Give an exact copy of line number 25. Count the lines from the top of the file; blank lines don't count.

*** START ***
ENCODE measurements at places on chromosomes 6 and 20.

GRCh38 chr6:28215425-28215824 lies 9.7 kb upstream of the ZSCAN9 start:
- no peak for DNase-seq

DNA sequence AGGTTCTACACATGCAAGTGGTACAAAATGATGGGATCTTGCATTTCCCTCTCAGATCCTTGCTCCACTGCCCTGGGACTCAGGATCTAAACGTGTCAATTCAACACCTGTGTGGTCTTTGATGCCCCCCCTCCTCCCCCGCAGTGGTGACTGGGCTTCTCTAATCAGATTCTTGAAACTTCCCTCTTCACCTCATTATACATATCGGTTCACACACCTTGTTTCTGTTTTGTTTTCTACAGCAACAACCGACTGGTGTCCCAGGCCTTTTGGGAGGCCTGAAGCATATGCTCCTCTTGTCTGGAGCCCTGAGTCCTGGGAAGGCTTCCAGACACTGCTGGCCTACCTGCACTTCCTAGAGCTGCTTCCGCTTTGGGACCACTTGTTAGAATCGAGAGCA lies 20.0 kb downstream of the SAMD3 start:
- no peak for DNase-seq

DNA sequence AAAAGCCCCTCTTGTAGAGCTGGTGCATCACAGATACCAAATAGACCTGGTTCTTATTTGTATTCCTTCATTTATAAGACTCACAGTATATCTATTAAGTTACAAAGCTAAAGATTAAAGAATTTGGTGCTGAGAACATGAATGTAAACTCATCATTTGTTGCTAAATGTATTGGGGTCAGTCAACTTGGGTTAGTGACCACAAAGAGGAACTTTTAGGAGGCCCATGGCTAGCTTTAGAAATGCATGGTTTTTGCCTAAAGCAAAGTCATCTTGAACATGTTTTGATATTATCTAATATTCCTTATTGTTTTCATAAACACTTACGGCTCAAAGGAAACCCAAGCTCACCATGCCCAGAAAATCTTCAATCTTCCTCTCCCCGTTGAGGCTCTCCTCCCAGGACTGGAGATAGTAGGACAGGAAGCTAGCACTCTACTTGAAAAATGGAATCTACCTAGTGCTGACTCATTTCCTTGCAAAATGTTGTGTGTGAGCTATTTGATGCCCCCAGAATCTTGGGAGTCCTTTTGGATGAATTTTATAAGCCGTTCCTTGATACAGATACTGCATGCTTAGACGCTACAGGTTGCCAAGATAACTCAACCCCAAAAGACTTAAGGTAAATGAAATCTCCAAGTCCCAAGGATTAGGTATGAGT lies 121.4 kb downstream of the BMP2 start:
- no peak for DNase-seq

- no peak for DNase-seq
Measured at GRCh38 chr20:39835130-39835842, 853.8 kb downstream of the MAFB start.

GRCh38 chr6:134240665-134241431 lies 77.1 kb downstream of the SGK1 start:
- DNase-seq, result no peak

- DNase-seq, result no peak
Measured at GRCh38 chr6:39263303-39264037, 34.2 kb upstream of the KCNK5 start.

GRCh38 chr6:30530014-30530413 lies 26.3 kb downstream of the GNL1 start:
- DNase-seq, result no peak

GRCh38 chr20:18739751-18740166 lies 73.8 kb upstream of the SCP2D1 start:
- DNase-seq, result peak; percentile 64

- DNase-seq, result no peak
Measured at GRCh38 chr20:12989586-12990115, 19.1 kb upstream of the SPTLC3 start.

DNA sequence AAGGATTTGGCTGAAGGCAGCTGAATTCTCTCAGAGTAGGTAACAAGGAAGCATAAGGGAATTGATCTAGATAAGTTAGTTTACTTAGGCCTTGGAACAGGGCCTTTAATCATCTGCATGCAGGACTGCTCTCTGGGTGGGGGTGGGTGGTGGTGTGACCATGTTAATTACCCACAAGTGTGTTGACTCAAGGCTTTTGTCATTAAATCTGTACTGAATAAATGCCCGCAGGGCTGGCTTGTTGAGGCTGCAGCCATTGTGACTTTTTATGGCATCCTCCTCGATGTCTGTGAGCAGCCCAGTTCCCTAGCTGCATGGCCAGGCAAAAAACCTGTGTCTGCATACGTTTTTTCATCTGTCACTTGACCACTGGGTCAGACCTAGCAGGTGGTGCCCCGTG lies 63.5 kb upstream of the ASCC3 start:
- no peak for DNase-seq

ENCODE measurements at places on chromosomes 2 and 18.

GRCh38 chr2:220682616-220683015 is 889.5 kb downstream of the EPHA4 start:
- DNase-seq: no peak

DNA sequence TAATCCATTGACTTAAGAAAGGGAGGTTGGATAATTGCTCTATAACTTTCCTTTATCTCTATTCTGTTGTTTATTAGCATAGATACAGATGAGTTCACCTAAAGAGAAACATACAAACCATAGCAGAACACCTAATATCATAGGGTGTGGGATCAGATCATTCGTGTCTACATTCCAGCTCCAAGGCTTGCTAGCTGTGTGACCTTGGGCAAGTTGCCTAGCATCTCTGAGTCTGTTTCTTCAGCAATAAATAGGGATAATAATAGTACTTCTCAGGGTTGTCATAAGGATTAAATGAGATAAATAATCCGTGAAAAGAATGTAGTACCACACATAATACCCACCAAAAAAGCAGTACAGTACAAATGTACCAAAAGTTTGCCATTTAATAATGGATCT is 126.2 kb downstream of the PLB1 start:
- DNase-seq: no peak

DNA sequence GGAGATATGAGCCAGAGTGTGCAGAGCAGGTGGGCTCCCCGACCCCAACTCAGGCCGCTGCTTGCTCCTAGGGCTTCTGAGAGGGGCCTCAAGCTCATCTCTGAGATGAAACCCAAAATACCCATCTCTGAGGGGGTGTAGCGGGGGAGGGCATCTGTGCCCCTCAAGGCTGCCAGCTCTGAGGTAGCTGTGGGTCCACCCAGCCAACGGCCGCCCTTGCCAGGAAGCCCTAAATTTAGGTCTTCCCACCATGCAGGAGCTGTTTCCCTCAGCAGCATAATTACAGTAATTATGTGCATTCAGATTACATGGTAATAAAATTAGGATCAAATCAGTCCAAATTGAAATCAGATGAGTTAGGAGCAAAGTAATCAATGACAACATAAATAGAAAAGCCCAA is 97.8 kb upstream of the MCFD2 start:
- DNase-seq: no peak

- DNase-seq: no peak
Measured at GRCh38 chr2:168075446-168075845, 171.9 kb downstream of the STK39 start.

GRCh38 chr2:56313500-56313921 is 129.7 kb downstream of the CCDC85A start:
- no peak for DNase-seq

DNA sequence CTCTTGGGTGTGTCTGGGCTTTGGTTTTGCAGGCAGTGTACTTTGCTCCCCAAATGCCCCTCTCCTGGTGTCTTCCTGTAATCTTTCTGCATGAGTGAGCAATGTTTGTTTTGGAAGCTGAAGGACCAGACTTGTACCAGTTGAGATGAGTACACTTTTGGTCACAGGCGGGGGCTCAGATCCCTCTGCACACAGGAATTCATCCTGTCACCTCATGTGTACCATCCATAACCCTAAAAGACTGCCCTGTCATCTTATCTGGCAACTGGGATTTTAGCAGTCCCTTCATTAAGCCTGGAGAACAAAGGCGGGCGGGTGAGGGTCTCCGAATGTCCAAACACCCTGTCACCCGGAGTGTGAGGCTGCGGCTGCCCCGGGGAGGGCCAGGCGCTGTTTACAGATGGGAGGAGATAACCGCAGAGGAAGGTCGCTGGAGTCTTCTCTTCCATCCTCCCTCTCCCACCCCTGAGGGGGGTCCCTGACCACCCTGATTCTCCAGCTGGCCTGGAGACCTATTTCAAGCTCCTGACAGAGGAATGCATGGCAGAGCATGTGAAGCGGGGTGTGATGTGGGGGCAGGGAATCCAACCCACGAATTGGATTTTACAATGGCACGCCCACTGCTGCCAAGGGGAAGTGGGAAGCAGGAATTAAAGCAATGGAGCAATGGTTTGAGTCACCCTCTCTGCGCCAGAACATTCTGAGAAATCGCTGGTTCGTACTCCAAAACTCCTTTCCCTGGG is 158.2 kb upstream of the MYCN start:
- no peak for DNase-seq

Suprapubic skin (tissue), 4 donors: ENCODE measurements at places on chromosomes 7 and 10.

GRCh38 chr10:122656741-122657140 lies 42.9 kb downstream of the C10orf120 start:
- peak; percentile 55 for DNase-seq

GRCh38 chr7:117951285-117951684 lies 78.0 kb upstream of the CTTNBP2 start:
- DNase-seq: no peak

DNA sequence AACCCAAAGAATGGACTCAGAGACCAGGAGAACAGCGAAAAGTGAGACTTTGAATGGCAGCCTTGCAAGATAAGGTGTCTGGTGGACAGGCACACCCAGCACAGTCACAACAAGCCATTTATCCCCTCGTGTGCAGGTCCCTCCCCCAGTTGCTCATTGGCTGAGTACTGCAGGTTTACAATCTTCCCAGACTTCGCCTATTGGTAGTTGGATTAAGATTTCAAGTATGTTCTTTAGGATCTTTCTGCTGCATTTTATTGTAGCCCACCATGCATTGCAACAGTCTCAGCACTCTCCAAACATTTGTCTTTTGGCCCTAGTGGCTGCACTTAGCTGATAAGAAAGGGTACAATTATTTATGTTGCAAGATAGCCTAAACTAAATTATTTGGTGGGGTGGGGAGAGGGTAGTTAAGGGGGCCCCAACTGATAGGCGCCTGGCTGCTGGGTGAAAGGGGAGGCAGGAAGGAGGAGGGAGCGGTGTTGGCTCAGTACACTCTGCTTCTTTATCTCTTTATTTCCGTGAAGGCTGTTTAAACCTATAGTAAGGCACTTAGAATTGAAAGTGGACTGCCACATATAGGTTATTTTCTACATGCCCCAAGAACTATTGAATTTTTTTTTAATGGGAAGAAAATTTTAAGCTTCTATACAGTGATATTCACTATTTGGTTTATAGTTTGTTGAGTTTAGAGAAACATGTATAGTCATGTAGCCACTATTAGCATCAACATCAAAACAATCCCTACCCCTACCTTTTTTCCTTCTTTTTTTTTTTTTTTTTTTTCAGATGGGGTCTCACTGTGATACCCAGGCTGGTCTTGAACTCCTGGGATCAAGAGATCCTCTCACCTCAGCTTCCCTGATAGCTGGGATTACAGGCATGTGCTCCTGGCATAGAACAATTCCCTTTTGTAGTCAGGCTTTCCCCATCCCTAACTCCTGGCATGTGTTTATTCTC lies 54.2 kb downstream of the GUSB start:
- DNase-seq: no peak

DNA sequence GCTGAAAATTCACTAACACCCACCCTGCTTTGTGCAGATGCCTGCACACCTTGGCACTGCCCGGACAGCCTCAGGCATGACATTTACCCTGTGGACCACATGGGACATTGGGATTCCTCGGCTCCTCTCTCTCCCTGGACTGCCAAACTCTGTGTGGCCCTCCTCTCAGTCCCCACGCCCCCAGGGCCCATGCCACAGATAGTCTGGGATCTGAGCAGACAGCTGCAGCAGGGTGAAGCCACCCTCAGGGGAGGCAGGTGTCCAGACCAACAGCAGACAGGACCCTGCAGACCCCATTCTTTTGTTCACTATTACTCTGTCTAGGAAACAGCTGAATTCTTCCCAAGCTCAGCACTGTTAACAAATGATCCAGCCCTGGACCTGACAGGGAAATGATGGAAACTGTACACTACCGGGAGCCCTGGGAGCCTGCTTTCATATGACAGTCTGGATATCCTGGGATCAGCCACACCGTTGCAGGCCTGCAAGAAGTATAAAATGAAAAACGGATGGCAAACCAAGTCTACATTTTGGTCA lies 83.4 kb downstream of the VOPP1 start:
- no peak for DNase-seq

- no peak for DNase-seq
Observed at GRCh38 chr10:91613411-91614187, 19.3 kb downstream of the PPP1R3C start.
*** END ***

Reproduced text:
DNA sequence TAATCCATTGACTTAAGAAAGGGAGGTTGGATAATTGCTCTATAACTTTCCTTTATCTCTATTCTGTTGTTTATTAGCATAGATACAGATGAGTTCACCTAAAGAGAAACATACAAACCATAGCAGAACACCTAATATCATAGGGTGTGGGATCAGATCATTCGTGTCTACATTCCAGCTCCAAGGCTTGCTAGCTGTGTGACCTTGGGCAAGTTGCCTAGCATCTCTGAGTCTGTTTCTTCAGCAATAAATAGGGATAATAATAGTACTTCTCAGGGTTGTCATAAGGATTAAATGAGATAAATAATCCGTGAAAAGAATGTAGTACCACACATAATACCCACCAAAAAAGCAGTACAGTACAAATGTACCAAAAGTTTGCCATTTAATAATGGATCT is 126.2 kb downstream of the PLB1 start: